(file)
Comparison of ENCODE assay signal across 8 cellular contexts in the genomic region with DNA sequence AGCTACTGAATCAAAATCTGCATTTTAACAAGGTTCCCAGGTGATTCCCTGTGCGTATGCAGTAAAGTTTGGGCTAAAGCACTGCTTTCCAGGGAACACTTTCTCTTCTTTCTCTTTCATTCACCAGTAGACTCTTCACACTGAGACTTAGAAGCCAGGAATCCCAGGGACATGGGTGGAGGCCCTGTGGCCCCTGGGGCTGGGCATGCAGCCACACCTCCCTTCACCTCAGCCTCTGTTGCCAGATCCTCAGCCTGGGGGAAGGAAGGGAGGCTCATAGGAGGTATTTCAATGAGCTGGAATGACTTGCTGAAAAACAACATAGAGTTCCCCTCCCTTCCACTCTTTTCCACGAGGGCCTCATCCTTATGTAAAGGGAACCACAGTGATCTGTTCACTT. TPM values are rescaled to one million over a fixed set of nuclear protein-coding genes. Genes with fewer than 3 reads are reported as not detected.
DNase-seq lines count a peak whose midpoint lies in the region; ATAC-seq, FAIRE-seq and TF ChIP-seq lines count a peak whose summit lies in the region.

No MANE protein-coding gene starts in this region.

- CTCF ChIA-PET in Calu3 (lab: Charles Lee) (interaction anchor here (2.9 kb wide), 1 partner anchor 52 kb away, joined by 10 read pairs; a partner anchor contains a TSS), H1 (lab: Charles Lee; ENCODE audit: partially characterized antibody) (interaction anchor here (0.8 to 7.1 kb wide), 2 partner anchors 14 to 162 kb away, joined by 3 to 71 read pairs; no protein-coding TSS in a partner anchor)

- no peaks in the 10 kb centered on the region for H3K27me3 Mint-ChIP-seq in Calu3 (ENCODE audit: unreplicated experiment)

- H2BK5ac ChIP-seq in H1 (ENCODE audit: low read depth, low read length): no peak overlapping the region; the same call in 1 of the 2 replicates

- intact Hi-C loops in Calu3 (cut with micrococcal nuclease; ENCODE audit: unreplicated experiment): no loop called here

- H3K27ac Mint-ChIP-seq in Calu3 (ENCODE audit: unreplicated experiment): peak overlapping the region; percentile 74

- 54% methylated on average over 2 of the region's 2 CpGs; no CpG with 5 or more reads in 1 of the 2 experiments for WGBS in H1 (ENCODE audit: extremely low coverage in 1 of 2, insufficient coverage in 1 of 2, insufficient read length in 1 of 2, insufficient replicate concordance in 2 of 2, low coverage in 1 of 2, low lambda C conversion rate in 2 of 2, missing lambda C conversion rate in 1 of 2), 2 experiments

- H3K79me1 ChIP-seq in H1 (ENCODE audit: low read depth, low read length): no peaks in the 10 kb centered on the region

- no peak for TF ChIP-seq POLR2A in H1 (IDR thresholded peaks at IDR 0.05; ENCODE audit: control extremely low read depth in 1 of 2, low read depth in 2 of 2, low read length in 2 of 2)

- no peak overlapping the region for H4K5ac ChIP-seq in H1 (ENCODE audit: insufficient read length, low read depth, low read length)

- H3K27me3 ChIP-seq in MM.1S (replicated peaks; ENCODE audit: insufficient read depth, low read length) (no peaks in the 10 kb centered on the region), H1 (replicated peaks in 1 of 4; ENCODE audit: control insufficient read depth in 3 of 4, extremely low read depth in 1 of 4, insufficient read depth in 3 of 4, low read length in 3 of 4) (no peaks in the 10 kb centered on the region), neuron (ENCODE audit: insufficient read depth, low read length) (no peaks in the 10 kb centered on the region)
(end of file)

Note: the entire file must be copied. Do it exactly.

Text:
Comparison of ENCODE assay signal across 8 cellular contexts in the genomic region with DNA sequence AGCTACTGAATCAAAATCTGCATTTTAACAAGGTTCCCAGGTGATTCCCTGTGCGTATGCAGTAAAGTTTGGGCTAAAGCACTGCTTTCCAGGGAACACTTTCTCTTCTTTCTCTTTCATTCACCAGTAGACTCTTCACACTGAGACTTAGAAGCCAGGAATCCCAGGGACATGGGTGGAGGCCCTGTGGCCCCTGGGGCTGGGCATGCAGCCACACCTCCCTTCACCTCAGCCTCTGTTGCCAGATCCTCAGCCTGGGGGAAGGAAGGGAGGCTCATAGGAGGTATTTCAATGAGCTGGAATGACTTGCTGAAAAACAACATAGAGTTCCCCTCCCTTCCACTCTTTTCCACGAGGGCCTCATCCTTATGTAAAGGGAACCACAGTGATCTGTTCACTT. TPM values are rescaled to one million over a fixed set of nuclear protein-coding genes. Genes with fewer than 3 reads are reported as not detected.
DNase-seq lines count a peak whose midpoint lies in the region; ATAC-seq, FAIRE-seq and TF ChIP-seq lines count a peak whose summit lies in the region.

No MANE protein-coding gene starts in this region.

- CTCF ChIA-PET in Calu3 (lab: Charles Lee) (interaction anchor here (2.9 kb wide), 1 partner anchor 52 kb away, joined by 10 read pairs; a partner anchor contains a TSS), H1 (lab: Charles Lee; ENCODE audit: partially characterized antibody) (interaction anchor here (0.8 to 7.1 kb wide), 2 partner anchors 14 to 162 kb away, joined by 3 to 71 read pairs; no protein-coding TSS in a partner anchor)

- no peaks in the 10 kb centered on the region for H3K27me3 Mint-ChIP-seq in Calu3 (ENCODE audit: unreplicated experiment)

- H2BK5ac ChIP-seq in H1 (ENCODE audit: low read depth, low read length): no peak overlapping the region; the same call in 1 of the 2 replicates

- intact Hi-C loops in Calu3 (cut with micrococcal nuclease; ENCODE audit: unreplicated experiment): no loop called here

- H3K27ac Mint-ChIP-seq in Calu3 (ENCODE audit: unreplicated experiment): peak overlapping the region; percentile 74

- 54% methylated on average over 2 of the region's 2 CpGs; no CpG with 5 or more reads in 1 of the 2 experiments for WGBS in H1 (ENCODE audit: extremely low coverage in 1 of 2, insufficient coverage in 1 of 2, insufficient read length in 1 of 2, insufficient replicate concordance in 2 of 2, low coverage in 1 of 2, low lambda C conversion rate in 2 of 2, missing lambda C conversion rate in 1 of 2), 2 experiments

- H3K79me1 ChIP-seq in H1 (ENCODE audit: low read depth, low read length): no peaks in the 10 kb centered on the region

- no peak for TF ChIP-seq POLR2A in H1 (IDR thresholded peaks at IDR 0.05; ENCODE audit: control extremely low read depth in 1 of 2, low read depth in 2 of 2, low read length in 2 of 2)

- no peak overlapping the region for H4K5ac ChIP-seq in H1 (ENCODE audit: insufficient read length, low read depth, low read length)

- H3K27me3 ChIP-seq in MM.1S (replicated peaks; ENCODE audit: insufficient read depth, low read length) (no peaks in the 10 kb centered on the region), H1 (replicated peaks in 1 of 4; ENCODE audit: control insufficient read depth in 3 of 4, extremely low read depth in 1 of 4, insufficient read depth in 3 of 4, low read length in 3 of 4) (no peaks in the 10 kb centered on the region), neuron (ENCODE audit: insufficient read depth, low read length) (no peaks in the 10 kb centered on the region)